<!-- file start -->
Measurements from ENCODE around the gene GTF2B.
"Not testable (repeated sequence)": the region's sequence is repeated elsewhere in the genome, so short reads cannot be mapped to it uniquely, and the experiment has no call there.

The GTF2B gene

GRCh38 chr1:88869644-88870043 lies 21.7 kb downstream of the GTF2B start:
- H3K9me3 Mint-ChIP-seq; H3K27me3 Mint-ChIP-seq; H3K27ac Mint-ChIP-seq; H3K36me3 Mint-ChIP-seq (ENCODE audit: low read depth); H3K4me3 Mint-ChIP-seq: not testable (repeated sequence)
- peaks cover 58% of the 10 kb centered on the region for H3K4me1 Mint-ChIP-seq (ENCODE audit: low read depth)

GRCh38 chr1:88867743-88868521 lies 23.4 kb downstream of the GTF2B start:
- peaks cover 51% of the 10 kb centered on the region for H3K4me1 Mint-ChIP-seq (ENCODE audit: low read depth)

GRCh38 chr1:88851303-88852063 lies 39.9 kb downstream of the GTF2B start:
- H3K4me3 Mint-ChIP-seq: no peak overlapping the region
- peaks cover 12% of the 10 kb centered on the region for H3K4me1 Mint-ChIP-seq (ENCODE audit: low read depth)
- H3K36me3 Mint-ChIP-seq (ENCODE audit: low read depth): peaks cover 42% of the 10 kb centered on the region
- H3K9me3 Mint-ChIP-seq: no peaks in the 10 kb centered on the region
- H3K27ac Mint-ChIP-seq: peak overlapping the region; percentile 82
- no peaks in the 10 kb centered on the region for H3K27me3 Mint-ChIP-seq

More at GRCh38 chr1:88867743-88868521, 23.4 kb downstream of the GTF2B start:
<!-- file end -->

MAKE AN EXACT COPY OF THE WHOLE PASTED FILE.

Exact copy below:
Measurements from ENCODE around the gene GTF2B.
"Not testable (repeated sequence)": the region's sequence is repeated elsewhere in the genome, so short reads cannot be mapped to it uniquely, and the experiment has no call there.

The GTF2B gene

GRCh38 chr1:88869644-88870043 lies 21.7 kb downstream of the GTF2B start:
- H3K9me3 Mint-ChIP-seq; H3K27me3 Mint-ChIP-seq; H3K27ac Mint-ChIP-seq; H3K36me3 Mint-ChIP-seq (ENCODE audit: low read depth); H3K4me3 Mint-ChIP-seq: not testable (repeated sequence)
- peaks cover 58% of the 10 kb centered on the region for H3K4me1 Mint-ChIP-seq (ENCODE audit: low read depth)

GRCh38 chr1:88867743-88868521 lies 23.4 kb downstream of the GTF2B start:
- peaks cover 51% of the 10 kb centered on the region for H3K4me1 Mint-ChIP-seq (ENCODE audit: low read depth)

GRCh38 chr1:88851303-88852063 lies 39.9 kb downstream of the GTF2B start:
- H3K4me3 Mint-ChIP-seq: no peak overlapping the region
- peaks cover 12% of the 10 kb centered on the region for H3K4me1 Mint-ChIP-seq (ENCODE audit: low read depth)
- H3K36me3 Mint-ChIP-seq (ENCODE audit: low read depth): peaks cover 42% of the 10 kb centered on the region
- H3K9me3 Mint-ChIP-seq: no peaks in the 10 kb centered on the region
- H3K27ac Mint-ChIP-seq: peak overlapping the region; percentile 82
- no peaks in the 10 kb centered on the region for H3K27me3 Mint-ChIP-seq

More at GRCh38 chr1:88867743-88868521, 23.4 kb downstream of the GTF2B start: